The NRC published a notice of a petition for rulemaking from the Tribal Radioactive Materials Transportation Committee (TRMTC) in the Federal Register on April 9 asking the NRC to revise 10 CFR Part 37 to require that licensees provide advanced notification to participating tribal governments of certain radioactive material shipments that will cross a tribe’s reservation.
The Consolidated Appropriations Act, 2021, signed into law on December 27, includes the Energy Act of 2020 (Energy Act) and the Taxpayer Certainty and Disaster Tax Relief Act of 2020 (Taxpayer Act), which contains tax provisions important to the energy sector.
Under the substantial weight of industry, state, and public pressure, the NRC today published a notice in the Federal Register (85 FR 81960) announcing its withdrawal of its proposed highly controversial reinterpretation of its low-level radioactive waste disposal regulations. The NRC concluded, after consideration of comments, that the proposed changes would not benefit the overall LLW regulatory framework.
A federal grand jury in the Eastern District of Kentucky issued an indictment against an individual for transportation of radioactive material generated from fracking activities without compliance with US Department of Transportation hazardous materials regulations.
The US Department of Energy (DOE) issued a Supplemental Federal Register Notice on June 5 that addresses its interpretation of what constitutes high-level radioactive waste (HLW).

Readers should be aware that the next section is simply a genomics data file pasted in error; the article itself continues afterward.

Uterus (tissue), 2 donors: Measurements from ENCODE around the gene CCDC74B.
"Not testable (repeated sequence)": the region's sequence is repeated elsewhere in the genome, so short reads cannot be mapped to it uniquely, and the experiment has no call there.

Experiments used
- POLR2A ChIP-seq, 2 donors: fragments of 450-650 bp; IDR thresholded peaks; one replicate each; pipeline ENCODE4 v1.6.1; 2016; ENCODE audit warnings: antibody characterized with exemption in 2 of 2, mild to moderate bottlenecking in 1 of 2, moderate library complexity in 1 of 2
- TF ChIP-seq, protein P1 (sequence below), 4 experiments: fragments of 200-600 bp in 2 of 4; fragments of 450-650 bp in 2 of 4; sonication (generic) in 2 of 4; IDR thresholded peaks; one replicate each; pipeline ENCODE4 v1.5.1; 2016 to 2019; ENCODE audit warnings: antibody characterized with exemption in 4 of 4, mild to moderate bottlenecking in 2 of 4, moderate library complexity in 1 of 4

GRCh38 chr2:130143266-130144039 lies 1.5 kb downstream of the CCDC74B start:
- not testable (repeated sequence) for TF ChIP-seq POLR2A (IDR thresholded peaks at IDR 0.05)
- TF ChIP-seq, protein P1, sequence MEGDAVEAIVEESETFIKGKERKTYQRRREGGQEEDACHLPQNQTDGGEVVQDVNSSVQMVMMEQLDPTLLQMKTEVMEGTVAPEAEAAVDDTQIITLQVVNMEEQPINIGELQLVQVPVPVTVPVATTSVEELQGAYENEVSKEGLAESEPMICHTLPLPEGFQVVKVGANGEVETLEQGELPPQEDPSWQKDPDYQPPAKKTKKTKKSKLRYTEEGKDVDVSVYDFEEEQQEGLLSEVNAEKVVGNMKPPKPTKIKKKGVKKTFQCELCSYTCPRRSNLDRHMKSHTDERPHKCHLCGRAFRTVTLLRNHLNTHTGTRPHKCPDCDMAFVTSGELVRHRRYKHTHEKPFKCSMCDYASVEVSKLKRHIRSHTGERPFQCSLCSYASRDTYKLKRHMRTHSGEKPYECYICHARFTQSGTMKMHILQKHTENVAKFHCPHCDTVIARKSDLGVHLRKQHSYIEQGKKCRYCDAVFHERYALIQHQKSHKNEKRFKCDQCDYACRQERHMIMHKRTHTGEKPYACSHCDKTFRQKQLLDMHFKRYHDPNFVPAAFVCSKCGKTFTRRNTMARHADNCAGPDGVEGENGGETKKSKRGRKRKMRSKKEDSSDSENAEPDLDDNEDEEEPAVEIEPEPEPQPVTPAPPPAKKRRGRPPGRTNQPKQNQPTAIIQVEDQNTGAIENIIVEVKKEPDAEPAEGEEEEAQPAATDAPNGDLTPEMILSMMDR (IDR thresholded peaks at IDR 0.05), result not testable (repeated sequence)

Massachusetts Senator Edward Markey submitted a letter on April 23 to Chairman Kristine Svinicki of the Nuclear Regulatory Commission (NRC) expressing serious concerns over the storage of spent nuclear fuel at US nuclear sites, particularly at shutdown nuclear plants.
The US Court of Appeals for the Fifth Circuit on June 1 dismissed all of the claims brought by Texas seeking to compel a final decision on Yucca Mountain’s suitability as a nuclear waste repository. See Texas v. United States et al., Case No. 17-60191.
The Nuclear Regulatory Commission (NRC) recently put the final nail in the coffin of a nearly 10-year proposed rulemaking effort that would have required licensees to remediate residual radioactivity resulting from licensed activities during facility operation, rather than at license termination as required by the current rules.
Since 2010, the Nuclear Regulatory Commission (NRC) Staff has been working on revisions to 10 C.F.R. Part 61, Licensing Requirements for Land Disposal of (Low-Level) Radioactive Waste. The original effort was intended to focus on potential impacts from anticipated disposal of large quantities of depleted uranium (DU), which is considered a “unique waste stream,” from uranium enrichment facilities. But over the course of the last seven years, the Staff’s concerns over other possible unique waste streams grew, and so did the scope of the proposed changes to Part 61.
The November 8 US presidential election results will bring new faces and policies to the energy world in January 2017 when the 115th Congress convenes and President-Elect Donald Trump and Vice President–Elect Mike Pence are sworn into office.